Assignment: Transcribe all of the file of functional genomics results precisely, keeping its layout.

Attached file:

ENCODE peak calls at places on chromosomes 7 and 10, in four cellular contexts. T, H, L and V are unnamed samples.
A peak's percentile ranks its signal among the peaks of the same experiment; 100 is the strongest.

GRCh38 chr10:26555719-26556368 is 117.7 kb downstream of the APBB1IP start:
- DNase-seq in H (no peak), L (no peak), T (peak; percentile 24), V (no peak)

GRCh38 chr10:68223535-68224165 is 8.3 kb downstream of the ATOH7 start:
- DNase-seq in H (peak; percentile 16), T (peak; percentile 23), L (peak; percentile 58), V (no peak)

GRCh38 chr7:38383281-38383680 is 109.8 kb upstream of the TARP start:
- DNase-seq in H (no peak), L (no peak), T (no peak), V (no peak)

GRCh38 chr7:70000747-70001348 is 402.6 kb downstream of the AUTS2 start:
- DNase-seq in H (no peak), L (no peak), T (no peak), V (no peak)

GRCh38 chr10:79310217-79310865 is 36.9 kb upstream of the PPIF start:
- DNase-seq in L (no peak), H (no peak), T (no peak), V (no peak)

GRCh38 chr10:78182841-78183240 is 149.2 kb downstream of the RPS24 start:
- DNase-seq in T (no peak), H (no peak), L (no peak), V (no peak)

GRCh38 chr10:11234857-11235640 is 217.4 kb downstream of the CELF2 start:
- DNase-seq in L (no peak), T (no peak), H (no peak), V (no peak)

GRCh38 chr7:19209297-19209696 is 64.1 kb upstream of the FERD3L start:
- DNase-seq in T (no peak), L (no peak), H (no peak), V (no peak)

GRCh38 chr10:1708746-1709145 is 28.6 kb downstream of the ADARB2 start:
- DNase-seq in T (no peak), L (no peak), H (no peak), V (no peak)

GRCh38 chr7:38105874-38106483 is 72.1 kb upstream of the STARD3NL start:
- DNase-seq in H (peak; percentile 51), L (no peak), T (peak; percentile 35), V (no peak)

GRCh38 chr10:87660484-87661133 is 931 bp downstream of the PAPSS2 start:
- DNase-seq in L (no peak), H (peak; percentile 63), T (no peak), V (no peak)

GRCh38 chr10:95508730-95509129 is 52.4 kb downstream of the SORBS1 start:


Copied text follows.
ENCODE peak calls at places on chromosomes 7 and 10, in four cellular contexts. T, H, L and V are unnamed samples.
A peak's percentile ranks its signal among the peaks of the same experiment; 100 is the strongest.

GRCh38 chr10:26555719-26556368 is 117.7 kb downstream of the APBB1IP start:
- DNase-seq in H (no peak), L (no peak), T (peak; percentile 24), V (no peak)

GRCh38 chr10:68223535-68224165 is 8.3 kb downstream of the ATOH7 start:
- DNase-seq in H (peak; percentile 16), T (peak; percentile 23), L (peak; percentile 58), V (no peak)

GRCh38 chr7:38383281-38383680 is 109.8 kb upstream of the TARP start:
- DNase-seq in H (no peak), L (no peak), T (no peak), V (no peak)

GRCh38 chr7:70000747-70001348 is 402.6 kb downstream of the AUTS2 start:
- DNase-seq in H (no peak), L (no peak), T (no peak), V (no peak)

GRCh38 chr10:79310217-79310865 is 36.9 kb upstream of the PPIF start:
- DNase-seq in L (no peak), H (no peak), T (no peak), V (no peak)

GRCh38 chr10:78182841-78183240 is 149.2 kb downstream of the RPS24 start:
- DNase-seq in T (no peak), H (no peak), L (no peak), V (no peak)

GRCh38 chr10:11234857-11235640 is 217.4 kb downstream of the CELF2 start:
- DNase-seq in L (no peak), T (no peak), H (no peak), V (no peak)

GRCh38 chr7:19209297-19209696 is 64.1 kb upstream of the FERD3L start:
- DNase-seq in T (no peak), L (no peak), H (no peak), V (no peak)

GRCh38 chr10:1708746-1709145 is 28.6 kb downstream of the ADARB2 start:
- DNase-seq in T (no peak), L (no peak), H (no peak), V (no peak)

GRCh38 chr7:38105874-38106483 is 72.1 kb upstream of the STARD3NL start:
- DNase-seq in H (peak; percentile 51), L (no peak), T (peak; percentile 35), V (no peak)

GRCh38 chr10:87660484-87661133 is 931 bp downstream of the PAPSS2 start:
- DNase-seq in L (no peak), H (peak; percentile 63), T (no peak), V (no peak)

GRCh38 chr10:95508730-95509129 is 52.4 kb downstream of the SORBS1 start: